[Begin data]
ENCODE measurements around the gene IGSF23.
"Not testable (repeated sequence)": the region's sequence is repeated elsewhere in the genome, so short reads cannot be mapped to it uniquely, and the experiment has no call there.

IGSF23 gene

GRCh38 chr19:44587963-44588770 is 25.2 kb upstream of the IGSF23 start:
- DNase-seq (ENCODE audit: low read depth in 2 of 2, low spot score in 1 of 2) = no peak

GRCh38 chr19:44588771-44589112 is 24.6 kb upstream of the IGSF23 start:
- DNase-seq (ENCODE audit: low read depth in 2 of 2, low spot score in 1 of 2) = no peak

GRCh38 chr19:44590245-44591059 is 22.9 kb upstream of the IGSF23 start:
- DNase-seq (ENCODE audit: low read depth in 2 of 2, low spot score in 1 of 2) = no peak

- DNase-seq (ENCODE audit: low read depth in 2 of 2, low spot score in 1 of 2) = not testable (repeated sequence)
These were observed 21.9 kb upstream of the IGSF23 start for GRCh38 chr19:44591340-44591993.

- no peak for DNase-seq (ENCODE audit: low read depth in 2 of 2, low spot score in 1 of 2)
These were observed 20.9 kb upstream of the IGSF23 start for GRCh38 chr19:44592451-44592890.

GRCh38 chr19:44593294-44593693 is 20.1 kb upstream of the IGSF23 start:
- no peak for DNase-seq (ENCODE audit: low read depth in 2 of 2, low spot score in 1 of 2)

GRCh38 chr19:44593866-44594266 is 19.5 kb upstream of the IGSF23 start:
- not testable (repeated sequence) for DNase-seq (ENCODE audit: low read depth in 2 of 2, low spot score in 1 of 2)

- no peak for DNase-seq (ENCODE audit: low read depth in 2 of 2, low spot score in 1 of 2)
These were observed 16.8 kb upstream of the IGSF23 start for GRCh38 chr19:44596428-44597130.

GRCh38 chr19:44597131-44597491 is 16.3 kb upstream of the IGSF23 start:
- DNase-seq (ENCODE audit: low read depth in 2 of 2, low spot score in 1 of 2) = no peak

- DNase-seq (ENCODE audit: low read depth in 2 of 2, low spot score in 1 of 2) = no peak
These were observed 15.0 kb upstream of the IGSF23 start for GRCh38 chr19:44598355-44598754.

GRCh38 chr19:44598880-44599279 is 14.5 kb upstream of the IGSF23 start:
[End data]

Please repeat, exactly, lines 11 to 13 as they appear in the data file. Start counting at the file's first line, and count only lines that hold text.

These were observed 21.9 kb upstream of the IGSF23 start for GRCh38 chr19:44591340-44591993.

- no peak for DNase-seq (ENCODE audit: low read depth in 2 of 2, low spot score in 1 of 2)
These were observed 20.9 kb upstream of the IGSF23 start for GRCh38 chr19:44592451-44592890.